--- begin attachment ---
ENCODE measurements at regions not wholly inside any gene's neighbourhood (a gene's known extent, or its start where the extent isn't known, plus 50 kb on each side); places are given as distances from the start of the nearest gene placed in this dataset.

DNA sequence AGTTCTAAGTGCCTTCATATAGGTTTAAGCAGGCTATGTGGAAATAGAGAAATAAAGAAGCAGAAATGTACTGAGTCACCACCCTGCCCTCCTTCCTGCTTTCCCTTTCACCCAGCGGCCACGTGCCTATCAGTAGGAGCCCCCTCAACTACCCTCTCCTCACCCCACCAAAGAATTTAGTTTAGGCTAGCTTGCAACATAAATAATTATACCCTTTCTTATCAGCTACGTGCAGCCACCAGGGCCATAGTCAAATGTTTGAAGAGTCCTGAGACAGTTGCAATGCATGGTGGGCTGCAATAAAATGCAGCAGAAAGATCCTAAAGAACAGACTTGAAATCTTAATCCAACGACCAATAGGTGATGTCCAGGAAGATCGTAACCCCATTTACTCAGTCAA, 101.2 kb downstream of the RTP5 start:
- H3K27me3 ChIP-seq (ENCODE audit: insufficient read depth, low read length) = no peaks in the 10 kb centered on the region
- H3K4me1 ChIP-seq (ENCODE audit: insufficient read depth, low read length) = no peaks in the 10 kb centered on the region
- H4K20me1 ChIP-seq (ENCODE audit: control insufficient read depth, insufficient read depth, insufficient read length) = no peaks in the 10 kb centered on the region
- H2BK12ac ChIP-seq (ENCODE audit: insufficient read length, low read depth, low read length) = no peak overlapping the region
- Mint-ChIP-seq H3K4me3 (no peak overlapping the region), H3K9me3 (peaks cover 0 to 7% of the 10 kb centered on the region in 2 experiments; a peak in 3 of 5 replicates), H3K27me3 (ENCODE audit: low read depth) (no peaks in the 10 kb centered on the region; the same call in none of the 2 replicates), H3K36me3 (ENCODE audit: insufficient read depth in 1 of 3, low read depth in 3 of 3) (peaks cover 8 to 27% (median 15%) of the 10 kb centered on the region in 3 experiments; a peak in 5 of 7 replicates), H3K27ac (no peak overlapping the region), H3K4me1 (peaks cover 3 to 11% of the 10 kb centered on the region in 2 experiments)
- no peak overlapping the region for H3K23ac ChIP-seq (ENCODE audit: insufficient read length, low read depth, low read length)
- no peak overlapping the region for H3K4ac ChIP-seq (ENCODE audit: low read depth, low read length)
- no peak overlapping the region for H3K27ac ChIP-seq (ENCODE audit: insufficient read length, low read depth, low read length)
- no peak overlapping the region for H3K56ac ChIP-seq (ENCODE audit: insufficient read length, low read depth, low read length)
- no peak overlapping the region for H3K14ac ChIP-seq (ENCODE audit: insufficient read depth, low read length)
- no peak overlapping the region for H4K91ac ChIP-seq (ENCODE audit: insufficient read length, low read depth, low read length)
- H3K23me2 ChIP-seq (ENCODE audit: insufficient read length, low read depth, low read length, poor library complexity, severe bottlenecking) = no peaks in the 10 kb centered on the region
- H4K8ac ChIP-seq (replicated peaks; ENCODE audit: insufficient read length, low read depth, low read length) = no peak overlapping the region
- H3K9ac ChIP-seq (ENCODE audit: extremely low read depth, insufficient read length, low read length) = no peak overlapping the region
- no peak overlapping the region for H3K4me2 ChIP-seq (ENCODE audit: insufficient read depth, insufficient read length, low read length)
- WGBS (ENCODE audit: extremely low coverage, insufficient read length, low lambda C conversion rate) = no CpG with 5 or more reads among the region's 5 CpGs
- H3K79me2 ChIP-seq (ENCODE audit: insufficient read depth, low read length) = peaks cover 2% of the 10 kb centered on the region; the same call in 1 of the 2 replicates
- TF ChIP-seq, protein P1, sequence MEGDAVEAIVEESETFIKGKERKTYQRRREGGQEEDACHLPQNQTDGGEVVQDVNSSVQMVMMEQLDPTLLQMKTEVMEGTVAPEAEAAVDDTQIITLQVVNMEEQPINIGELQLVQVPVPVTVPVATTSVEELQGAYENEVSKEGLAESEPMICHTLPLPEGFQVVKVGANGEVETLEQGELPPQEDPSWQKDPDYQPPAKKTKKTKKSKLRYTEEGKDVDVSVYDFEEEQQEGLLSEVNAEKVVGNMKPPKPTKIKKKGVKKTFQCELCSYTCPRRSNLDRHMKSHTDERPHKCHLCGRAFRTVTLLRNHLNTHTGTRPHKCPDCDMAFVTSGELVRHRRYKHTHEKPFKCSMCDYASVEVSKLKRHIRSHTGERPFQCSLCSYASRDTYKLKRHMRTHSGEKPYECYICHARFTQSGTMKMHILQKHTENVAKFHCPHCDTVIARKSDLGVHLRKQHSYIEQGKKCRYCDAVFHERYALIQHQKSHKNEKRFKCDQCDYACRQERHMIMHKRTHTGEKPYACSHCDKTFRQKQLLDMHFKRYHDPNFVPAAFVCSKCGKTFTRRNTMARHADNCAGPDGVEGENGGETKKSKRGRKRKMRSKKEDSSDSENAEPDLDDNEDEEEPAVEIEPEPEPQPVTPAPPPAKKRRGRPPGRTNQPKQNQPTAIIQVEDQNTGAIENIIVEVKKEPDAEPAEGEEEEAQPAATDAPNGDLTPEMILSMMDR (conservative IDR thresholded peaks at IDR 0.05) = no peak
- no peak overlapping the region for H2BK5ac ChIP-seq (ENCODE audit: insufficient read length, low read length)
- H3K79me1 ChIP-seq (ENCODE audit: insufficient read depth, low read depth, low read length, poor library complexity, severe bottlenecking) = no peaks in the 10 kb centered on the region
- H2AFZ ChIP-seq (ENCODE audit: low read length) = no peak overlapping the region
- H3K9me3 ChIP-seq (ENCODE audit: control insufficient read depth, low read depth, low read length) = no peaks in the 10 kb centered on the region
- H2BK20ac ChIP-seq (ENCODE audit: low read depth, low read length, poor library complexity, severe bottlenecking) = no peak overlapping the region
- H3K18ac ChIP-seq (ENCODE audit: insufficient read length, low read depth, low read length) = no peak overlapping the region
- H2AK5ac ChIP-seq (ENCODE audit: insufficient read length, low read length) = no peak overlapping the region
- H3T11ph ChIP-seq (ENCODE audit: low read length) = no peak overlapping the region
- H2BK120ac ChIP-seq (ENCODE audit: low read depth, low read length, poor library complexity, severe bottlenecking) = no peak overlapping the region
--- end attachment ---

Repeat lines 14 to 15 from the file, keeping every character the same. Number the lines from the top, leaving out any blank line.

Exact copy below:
- H3K23me2 ChIP-seq (ENCODE audit: insufficient read length, low read depth, low read length, poor library complexity, severe bottlenecking) = no peaks in the 10 kb centered on the region
- H4K8ac ChIP-seq (replicated peaks; ENCODE audit: insufficient read length, low read depth, low read length) = no peak overlapping the region